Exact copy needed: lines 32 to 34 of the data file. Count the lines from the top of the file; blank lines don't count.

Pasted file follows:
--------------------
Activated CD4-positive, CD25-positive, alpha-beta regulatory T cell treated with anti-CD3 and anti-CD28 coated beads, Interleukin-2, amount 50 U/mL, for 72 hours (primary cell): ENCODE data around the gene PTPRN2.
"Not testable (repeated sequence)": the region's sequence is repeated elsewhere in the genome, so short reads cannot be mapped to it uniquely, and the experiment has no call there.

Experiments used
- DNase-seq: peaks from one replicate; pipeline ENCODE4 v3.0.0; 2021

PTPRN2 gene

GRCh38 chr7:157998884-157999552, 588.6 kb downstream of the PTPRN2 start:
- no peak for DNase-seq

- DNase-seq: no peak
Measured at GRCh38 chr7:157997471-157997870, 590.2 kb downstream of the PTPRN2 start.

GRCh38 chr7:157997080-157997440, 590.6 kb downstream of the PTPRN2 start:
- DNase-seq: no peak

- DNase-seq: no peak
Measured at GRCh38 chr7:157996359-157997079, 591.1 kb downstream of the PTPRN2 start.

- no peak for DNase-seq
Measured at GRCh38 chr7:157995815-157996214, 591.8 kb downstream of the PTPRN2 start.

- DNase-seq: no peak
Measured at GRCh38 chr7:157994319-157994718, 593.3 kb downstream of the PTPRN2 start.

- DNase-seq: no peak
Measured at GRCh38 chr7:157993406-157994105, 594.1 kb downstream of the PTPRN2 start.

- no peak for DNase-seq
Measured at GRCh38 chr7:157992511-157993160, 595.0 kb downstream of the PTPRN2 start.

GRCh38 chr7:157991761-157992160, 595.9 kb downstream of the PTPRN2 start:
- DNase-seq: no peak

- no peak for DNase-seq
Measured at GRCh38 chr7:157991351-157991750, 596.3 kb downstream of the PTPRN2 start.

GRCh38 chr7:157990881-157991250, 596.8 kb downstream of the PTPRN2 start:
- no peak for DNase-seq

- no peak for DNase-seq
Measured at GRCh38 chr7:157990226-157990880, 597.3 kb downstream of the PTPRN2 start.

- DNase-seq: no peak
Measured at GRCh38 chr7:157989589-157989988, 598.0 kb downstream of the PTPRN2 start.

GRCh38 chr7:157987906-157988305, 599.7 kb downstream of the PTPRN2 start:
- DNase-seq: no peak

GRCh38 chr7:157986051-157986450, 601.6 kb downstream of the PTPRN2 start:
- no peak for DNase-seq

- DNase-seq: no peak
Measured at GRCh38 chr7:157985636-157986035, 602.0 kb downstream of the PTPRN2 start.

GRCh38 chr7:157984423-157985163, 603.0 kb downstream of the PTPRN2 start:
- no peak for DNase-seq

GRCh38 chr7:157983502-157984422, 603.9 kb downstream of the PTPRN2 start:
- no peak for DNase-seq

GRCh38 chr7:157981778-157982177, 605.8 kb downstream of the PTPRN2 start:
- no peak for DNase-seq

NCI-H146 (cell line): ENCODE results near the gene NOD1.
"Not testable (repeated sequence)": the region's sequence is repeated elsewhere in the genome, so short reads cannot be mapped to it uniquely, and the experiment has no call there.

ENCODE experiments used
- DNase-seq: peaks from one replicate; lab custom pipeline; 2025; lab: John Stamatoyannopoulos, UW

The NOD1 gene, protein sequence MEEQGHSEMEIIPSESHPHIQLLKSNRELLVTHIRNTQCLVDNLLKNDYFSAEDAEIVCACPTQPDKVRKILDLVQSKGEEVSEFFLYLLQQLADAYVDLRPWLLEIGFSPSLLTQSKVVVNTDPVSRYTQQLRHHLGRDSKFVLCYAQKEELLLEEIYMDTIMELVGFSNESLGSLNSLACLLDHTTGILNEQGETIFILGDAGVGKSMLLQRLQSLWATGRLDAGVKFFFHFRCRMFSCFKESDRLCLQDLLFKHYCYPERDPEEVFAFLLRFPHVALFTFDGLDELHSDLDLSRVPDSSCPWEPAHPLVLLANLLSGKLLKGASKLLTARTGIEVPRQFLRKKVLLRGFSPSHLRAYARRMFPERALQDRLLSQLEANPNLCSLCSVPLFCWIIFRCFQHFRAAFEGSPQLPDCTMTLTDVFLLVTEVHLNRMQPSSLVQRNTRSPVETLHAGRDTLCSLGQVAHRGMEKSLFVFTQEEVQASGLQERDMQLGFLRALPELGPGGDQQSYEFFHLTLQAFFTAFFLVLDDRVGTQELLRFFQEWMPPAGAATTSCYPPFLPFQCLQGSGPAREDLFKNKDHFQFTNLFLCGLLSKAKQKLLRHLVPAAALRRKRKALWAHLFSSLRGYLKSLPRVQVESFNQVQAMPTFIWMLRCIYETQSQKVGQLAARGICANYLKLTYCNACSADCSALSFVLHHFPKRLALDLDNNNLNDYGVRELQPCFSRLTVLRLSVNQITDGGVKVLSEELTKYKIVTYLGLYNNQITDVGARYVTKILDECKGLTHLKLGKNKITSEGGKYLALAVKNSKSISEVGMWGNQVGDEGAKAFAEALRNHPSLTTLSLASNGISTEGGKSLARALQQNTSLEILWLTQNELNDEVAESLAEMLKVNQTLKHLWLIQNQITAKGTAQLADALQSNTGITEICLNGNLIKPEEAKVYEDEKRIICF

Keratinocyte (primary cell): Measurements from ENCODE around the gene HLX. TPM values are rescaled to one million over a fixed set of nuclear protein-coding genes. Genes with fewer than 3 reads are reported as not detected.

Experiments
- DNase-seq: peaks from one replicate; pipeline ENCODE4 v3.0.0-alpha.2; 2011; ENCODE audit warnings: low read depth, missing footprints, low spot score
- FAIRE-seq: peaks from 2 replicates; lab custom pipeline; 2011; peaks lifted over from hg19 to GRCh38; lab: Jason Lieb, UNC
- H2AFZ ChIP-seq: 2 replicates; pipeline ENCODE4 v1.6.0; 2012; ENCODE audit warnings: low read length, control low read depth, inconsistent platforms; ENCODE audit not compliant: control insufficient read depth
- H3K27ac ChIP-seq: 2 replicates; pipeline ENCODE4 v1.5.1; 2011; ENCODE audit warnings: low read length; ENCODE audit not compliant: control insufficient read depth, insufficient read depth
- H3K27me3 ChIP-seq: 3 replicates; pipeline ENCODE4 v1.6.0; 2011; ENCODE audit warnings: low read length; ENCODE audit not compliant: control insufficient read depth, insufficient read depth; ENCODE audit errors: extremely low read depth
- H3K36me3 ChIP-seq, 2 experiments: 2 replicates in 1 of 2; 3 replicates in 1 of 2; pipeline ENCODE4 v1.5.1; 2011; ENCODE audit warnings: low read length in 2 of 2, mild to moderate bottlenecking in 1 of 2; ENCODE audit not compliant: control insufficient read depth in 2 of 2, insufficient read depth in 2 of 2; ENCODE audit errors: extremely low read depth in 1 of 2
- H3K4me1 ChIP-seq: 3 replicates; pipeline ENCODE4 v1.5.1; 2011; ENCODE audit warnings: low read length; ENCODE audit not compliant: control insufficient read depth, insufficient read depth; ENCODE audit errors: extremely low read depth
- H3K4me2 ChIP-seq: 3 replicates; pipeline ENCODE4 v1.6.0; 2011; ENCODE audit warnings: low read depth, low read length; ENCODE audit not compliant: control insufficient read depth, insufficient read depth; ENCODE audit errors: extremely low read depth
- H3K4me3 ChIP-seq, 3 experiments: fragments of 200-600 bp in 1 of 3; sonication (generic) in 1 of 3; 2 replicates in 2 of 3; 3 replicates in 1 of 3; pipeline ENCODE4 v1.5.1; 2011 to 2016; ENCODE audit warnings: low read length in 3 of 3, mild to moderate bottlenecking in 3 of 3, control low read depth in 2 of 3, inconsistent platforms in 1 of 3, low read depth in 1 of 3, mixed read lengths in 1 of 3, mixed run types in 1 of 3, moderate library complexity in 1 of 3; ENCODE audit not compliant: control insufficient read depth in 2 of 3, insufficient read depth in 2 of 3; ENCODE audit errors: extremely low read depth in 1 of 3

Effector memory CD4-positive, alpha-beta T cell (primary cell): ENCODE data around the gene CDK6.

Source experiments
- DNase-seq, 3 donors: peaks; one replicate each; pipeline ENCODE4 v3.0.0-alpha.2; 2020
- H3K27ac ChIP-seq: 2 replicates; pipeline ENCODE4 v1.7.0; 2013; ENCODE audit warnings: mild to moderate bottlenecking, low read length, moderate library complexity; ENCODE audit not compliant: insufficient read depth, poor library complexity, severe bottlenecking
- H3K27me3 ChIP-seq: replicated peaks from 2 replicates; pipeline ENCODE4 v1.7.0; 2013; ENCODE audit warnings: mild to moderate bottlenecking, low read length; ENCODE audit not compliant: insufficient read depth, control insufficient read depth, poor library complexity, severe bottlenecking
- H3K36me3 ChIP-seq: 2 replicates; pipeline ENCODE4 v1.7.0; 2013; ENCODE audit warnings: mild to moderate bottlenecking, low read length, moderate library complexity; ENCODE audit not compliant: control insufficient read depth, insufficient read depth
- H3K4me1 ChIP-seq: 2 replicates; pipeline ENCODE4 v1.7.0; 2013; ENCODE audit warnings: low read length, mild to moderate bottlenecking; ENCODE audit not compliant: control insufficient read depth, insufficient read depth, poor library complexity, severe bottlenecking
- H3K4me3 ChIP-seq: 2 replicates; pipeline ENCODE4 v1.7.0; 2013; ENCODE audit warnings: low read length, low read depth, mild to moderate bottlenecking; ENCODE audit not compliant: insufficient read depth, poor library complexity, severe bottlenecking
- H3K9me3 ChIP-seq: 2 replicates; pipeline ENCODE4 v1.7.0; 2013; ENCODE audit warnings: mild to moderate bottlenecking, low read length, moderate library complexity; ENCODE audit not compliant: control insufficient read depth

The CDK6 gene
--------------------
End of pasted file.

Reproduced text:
GRCh38 chr7:157987906-157988305, 599.7 kb downstream of the PTPRN2 start:
- DNase-seq: no peak

GRCh38 chr7:157986051-157986450, 601.6 kb downstream of the PTPRN2 start: